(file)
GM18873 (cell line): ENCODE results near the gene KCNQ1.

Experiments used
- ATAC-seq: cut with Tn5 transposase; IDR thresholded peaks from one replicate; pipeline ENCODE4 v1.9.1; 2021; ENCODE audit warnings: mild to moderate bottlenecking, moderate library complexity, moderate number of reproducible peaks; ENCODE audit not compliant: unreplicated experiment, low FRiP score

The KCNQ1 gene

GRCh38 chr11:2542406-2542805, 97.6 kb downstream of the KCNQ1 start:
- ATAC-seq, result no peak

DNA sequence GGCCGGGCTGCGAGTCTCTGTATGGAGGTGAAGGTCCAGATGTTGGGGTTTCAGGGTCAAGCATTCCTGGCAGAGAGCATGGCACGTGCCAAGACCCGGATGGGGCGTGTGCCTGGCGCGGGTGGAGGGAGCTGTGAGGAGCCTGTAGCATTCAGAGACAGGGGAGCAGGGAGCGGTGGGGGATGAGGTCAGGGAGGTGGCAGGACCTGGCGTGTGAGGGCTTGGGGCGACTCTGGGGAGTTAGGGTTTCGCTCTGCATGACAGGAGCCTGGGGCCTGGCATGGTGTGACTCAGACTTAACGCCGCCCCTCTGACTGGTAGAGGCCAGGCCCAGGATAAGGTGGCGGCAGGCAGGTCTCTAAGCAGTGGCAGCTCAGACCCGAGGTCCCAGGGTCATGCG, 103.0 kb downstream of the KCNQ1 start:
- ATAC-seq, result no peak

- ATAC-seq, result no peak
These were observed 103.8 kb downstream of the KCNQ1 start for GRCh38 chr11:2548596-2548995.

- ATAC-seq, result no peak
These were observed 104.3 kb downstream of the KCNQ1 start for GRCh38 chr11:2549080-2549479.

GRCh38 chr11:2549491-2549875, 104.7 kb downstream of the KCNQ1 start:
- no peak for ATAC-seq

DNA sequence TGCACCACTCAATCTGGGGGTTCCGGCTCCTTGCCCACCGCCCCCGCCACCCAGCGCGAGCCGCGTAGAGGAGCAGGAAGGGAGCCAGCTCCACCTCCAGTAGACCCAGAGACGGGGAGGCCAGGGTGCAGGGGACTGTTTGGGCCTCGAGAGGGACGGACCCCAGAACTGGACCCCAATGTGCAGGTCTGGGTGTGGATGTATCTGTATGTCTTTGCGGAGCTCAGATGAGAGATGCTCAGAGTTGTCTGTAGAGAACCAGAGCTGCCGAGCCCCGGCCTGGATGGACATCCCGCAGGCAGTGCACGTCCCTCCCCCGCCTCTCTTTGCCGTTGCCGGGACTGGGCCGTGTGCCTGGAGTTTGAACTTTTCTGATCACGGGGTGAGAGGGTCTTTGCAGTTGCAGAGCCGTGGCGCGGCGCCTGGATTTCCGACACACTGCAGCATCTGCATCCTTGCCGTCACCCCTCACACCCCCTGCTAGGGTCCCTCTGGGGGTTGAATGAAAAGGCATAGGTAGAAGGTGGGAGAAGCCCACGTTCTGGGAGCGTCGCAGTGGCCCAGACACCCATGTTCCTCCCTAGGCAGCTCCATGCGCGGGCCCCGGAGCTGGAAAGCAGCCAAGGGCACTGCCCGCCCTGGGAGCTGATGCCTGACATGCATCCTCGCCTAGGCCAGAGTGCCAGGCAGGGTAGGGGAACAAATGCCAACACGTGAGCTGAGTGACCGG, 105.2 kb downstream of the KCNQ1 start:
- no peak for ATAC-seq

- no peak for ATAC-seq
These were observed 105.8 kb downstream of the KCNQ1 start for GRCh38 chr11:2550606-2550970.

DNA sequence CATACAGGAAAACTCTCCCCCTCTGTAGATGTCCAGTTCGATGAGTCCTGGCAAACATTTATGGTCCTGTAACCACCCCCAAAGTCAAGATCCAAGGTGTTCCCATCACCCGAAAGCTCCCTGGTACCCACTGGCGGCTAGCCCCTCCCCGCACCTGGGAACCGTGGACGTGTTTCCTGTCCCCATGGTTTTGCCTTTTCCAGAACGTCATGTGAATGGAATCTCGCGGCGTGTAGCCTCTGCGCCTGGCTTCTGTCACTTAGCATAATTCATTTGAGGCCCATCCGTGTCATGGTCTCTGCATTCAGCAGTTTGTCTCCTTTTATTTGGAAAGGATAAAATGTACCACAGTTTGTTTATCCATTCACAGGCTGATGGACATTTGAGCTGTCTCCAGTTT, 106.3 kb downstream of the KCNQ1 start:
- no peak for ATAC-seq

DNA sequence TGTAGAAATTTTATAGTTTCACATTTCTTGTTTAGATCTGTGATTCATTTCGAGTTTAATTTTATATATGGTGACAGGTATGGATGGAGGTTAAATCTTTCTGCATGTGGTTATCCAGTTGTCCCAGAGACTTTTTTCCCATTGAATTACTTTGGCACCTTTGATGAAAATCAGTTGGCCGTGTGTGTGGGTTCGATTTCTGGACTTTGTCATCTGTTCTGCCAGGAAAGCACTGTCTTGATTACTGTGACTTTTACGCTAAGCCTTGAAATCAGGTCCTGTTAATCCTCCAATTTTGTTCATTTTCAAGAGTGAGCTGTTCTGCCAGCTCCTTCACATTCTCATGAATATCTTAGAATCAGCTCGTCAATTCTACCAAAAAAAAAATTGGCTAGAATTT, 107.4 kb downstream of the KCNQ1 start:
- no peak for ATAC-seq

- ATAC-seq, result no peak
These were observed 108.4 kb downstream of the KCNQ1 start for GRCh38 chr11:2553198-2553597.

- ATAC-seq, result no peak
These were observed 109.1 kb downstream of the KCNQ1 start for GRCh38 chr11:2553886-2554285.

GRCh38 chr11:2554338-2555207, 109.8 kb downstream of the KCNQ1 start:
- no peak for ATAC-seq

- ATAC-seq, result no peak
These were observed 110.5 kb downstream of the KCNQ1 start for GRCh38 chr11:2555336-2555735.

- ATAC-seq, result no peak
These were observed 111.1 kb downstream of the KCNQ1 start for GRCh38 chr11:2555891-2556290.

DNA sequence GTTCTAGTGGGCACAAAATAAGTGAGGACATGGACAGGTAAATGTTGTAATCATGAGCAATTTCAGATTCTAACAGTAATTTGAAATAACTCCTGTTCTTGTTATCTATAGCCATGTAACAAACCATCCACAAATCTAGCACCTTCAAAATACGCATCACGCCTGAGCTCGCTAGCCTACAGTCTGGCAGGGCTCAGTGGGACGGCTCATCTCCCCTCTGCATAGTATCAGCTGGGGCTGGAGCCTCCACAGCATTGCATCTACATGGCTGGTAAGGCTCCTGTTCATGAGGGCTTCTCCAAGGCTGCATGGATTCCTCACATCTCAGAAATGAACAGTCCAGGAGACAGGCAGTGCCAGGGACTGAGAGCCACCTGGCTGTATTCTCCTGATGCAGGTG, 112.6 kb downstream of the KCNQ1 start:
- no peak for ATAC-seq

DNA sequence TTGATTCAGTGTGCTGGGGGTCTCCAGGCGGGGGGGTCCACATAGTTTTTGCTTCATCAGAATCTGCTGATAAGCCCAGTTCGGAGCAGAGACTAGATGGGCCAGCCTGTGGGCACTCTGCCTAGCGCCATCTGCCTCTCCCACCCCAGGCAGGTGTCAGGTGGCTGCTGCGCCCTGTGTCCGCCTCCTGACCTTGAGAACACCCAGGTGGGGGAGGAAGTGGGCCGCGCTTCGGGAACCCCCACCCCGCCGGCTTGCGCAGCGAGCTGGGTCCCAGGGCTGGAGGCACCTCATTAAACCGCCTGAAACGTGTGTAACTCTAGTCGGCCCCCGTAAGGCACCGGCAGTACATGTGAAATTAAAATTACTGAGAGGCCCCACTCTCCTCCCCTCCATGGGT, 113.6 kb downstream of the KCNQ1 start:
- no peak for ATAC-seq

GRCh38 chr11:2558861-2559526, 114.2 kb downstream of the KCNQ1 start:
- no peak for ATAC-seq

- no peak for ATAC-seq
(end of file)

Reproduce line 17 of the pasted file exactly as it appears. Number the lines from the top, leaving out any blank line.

- no peak for ATAC-seq